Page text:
Beginning Minimalism.

I began my minimalist journey reading “The Life-changing Magic of Tidying Up.” The premise of the book was simple enough- does this item bring me joy, or does it really truly serve a purpose? I began decluttering my clothes. I had so many cheap Forever 21 clothing that had fallen apart, and clothing that was too small but I wanted to hold on to “just in case,” and so much useless crap- I wear necklaces on occasion, so I really didn’t need (or want for that matter) the piles and piles of jewelry. And getting rid of stuff felt amazing. It was addictive! I felt lighter, my mind was clearer when I got dressed in the morning, and my mood was improved. I kept going, decluttering toys, shoes, bags, home décor, school supplies, books I would never read again, hair and body products, nail polish- I could go on! I went through everything. My home felt great. It was easier to clean, there was less clutter, and my son had easier access to all of his toys and ended up playing with more toys, despite now owning less.

I then started to question every purchase I made. Do I really want another cheap T-shirt I know I will throw out or donate next year? Of course not- that is such a waste. I’ve been investing in quality pieces that I love since starting this process. But mostly, I’ve significantly reduced shopping altogether. I’m still learning and adapting on my minimalist journey, but I’m happy with the progress I’ve made this far. I’ve been reading minimalist blogs, which have been really useful for finding tips on how to live a simple lifestyle. I’m hoping to post more posts on here about my journey, as I learn and grow as a minimalist.

This is the book in case you are interested!

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– K.

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3 thoughts on “Beginning Minimalism.

  1. Doing the same. Before i read that book I posted that I was considering doing what the start-up folks and the geniuses have done for years — pick one flattering, comfortable outfit, buy multiples of it and wear it every damn day — think Steve Jobs and Einstein. I’m not a shopper and forever on a budget and the youngest child in my family of origin so that means that I have been groomed to wear clothes because they have been given to me, or cheap, whether or not they suit me or fit well. No more of that. The book taught me that it is okay to discard something that is wearable but that simply should not be worn by me. I will only buy things that fit me well abd make me look good — not just “i can make this work. I can get away with this. It’s on clearance, second- hand or free and it doesn’t matter ig it’s a little big or the pants are slightly too short. I’ll wear a belt and it’ll hardly be noticed with flats.” No more. Nope. Having less stuff is more fun, actually.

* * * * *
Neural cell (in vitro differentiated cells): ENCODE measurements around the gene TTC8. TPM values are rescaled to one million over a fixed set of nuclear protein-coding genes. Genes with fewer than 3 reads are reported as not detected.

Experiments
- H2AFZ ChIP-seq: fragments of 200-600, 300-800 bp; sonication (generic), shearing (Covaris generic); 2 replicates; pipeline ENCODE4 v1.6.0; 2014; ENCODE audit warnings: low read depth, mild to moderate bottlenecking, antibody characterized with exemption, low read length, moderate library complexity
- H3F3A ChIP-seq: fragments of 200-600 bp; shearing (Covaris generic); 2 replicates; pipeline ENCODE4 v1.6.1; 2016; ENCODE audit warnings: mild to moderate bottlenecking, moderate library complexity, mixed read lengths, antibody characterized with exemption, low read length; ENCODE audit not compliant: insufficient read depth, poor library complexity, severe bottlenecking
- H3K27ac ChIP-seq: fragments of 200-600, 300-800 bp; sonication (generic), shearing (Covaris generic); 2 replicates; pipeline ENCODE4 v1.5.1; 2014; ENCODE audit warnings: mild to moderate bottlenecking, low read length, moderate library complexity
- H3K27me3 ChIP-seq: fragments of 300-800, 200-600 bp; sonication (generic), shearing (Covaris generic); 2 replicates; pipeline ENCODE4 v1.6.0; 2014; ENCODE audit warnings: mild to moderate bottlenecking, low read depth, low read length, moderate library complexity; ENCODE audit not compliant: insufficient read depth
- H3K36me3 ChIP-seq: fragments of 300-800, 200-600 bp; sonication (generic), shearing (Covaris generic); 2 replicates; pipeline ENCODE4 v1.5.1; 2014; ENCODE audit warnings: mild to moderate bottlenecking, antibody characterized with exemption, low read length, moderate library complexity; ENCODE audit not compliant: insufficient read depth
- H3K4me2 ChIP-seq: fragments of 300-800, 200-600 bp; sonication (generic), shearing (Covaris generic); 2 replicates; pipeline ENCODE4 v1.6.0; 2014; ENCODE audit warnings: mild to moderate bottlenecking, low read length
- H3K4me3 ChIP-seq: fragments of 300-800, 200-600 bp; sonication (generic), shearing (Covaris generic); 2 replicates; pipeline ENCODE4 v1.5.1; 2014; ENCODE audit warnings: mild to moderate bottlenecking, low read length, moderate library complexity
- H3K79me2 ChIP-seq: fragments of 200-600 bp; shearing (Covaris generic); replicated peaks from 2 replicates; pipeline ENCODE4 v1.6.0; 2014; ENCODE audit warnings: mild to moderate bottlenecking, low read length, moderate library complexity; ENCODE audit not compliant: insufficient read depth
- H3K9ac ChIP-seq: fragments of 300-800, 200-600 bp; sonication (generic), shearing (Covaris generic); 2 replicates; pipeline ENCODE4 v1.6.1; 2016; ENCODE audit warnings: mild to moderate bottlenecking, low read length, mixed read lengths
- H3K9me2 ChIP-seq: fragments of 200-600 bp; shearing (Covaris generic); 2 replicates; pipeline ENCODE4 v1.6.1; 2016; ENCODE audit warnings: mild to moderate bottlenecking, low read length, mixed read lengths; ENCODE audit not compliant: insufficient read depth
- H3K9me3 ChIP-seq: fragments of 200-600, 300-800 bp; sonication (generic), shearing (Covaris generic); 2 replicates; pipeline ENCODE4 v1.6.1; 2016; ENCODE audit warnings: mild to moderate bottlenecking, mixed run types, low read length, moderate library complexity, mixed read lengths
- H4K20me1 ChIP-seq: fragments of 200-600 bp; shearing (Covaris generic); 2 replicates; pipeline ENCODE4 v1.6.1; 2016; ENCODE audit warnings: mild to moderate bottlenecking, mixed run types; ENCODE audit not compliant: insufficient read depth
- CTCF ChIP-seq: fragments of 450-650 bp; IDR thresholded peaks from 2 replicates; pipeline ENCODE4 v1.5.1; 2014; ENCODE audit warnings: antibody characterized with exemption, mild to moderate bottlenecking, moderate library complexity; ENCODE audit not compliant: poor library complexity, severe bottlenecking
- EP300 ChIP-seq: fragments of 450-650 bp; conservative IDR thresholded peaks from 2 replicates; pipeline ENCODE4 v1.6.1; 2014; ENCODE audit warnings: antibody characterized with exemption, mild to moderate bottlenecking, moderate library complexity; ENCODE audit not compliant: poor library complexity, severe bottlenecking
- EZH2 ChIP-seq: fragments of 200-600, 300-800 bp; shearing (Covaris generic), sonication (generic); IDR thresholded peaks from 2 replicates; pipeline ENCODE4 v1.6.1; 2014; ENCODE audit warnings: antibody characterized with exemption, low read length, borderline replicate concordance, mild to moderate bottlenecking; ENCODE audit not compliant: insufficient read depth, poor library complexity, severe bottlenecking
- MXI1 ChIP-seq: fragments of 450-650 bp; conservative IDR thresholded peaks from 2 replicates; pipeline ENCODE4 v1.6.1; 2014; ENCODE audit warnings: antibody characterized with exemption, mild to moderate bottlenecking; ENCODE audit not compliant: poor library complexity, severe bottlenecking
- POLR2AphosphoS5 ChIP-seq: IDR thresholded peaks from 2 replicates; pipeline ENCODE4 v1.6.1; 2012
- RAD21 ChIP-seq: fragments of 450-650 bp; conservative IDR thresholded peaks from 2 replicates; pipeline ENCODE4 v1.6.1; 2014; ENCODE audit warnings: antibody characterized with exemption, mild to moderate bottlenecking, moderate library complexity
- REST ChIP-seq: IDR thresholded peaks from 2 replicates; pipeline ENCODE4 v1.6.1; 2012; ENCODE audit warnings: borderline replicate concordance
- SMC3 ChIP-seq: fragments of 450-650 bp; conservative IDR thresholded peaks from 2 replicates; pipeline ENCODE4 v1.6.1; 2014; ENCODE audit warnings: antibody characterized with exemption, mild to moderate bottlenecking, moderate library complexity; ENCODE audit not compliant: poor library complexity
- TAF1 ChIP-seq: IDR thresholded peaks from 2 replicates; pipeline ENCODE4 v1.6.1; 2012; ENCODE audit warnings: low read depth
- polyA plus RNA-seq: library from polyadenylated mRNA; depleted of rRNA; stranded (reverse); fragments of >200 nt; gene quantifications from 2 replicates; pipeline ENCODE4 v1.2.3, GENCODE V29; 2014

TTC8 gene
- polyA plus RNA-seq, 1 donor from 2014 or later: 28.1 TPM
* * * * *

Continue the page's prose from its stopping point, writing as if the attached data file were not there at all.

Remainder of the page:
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    • I totally agree! I used to have 3 wardrobes packed with cheap clothing. Since I’ve read the book I’ve only been buying pieces I love. I’m a huge fan of Loft and J Crew, and I actually let myself buy items from there now (when I need them). I used to deem those stores too expensive, but now that I’m shopping significantly less, I can buy higher quality items that I love- and I’m spending way less money overall! Who knew being so “sale” focused actually was causing me to spend more!? I like the one outfit idea too. It would make morning so easy 🙂
      – Kate

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